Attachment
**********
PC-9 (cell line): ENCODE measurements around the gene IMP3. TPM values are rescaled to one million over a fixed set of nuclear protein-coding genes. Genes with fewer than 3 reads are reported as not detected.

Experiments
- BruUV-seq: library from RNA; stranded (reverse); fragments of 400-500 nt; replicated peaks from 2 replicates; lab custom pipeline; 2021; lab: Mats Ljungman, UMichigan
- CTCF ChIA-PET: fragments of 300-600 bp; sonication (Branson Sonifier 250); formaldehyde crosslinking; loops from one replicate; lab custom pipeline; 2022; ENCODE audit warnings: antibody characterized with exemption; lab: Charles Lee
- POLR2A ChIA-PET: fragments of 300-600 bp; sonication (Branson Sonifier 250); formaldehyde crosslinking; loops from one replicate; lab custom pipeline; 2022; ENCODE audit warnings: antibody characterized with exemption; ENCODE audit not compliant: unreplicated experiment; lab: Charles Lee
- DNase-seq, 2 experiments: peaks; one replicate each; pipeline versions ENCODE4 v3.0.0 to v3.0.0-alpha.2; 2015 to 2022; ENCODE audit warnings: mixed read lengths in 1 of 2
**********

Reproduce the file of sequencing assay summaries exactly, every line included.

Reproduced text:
PC-9 (cell line): ENCODE measurements around the gene IMP3. TPM values are rescaled to one million over a fixed set of nuclear protein-coding genes. Genes with fewer than 3 reads are reported as not detected.

Experiments
- BruUV-seq: library from RNA; stranded (reverse); fragments of 400-500 nt; replicated peaks from 2 replicates; lab custom pipeline; 2021; lab: Mats Ljungman, UMichigan
- CTCF ChIA-PET: fragments of 300-600 bp; sonication (Branson Sonifier 250); formaldehyde crosslinking; loops from one replicate; lab custom pipeline; 2022; ENCODE audit warnings: antibody characterized with exemption; lab: Charles Lee
- POLR2A ChIA-PET: fragments of 300-600 bp; sonication (Branson Sonifier 250); formaldehyde crosslinking; loops from one replicate; lab custom pipeline; 2022; ENCODE audit warnings: antibody characterized with exemption; ENCODE audit not compliant: unreplicated experiment; lab: Charles Lee
- DNase-seq, 2 experiments: peaks; one replicate each; pipeline versions ENCODE4 v3.0.0 to v3.0.0-alpha.2; 2015 to 2022; ENCODE audit warnings: mixed read lengths in 1 of 2